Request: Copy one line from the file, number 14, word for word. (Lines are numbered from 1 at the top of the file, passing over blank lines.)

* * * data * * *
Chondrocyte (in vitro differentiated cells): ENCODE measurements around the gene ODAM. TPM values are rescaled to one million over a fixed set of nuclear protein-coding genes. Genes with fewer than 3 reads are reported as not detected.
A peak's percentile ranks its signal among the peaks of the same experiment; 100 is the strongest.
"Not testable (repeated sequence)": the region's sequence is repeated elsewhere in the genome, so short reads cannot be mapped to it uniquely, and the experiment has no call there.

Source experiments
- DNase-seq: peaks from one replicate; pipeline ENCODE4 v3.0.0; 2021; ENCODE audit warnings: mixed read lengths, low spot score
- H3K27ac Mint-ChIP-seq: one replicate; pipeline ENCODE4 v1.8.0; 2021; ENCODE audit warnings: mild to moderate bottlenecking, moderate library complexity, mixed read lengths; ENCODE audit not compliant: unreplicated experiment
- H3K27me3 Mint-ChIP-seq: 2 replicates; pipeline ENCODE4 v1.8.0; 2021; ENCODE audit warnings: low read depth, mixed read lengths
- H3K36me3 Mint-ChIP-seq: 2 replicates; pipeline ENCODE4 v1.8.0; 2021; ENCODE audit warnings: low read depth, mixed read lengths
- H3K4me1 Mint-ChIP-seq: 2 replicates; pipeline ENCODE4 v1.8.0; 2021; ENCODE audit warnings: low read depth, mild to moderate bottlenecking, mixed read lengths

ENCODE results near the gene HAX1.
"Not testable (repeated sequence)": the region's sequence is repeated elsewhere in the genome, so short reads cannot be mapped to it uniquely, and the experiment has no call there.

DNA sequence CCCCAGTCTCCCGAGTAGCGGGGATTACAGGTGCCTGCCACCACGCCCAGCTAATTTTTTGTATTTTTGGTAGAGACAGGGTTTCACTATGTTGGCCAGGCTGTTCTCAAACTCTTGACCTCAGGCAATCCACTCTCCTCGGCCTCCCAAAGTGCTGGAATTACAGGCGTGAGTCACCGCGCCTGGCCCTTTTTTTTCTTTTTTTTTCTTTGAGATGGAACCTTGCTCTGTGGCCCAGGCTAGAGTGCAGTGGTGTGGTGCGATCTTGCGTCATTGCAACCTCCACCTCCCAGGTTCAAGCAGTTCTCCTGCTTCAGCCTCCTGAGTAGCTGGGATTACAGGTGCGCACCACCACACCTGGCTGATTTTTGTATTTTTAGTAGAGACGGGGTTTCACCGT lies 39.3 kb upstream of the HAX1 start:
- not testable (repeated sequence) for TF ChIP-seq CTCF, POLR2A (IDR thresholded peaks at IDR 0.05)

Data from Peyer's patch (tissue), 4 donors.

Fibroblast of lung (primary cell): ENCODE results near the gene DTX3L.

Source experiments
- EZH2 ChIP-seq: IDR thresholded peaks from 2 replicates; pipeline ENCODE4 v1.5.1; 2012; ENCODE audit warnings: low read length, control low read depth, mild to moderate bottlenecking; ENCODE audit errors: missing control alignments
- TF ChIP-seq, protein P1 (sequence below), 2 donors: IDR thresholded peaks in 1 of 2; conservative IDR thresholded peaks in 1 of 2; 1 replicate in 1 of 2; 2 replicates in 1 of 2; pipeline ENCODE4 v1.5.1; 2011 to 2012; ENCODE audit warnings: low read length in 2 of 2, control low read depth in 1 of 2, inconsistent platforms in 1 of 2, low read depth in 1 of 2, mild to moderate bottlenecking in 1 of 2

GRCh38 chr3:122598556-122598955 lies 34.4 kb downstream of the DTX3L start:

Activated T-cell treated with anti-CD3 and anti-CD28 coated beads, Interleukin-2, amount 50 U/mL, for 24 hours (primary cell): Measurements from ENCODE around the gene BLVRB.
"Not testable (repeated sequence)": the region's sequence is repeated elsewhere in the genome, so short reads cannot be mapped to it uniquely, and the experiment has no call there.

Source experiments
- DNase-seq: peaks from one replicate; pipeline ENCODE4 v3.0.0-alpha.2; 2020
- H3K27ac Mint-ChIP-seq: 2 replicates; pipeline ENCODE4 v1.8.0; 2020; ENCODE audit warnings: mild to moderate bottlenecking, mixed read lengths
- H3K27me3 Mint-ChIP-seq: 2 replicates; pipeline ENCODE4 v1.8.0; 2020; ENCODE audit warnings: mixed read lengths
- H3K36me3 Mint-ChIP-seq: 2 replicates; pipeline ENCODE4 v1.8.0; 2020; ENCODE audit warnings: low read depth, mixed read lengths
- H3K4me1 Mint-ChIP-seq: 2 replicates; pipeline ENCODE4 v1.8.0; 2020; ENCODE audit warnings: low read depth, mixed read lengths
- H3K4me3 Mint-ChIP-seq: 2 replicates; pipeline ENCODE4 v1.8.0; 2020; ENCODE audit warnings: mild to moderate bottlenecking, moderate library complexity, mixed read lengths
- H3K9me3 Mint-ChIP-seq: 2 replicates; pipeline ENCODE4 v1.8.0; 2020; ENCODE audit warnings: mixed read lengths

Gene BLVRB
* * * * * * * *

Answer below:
Data from Peyer's patch (tissue), 4 donors.